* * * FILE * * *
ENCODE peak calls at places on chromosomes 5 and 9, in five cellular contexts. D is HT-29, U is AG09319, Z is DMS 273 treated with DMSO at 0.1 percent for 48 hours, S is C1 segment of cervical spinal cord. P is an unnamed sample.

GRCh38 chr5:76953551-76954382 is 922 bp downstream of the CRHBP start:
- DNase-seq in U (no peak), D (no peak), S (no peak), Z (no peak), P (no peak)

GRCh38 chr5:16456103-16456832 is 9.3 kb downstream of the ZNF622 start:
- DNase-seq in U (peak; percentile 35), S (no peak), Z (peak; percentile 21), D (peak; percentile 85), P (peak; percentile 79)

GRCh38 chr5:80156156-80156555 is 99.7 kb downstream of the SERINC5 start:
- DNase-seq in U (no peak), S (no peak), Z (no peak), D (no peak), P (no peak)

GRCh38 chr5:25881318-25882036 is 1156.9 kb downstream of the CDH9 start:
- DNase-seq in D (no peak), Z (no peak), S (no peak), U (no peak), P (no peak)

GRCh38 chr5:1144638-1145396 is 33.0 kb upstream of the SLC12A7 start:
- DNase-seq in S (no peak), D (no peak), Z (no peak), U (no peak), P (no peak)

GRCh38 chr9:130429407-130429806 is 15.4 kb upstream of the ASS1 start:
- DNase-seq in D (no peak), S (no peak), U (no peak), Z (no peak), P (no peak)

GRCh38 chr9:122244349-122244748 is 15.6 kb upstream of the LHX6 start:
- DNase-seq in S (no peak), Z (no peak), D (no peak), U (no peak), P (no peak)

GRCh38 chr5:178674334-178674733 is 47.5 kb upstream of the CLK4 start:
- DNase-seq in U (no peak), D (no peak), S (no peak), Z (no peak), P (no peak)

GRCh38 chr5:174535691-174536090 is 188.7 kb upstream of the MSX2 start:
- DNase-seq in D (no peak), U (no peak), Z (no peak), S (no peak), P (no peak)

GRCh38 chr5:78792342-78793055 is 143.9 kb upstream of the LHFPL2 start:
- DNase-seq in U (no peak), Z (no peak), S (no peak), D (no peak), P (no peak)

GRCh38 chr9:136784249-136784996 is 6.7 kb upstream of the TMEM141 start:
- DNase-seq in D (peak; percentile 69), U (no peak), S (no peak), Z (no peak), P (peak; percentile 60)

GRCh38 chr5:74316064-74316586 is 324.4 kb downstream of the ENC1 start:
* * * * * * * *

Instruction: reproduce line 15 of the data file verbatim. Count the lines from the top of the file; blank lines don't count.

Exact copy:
- DNase-seq in S (no peak), Z (no peak), D (no peak), U (no peak), P (no peak)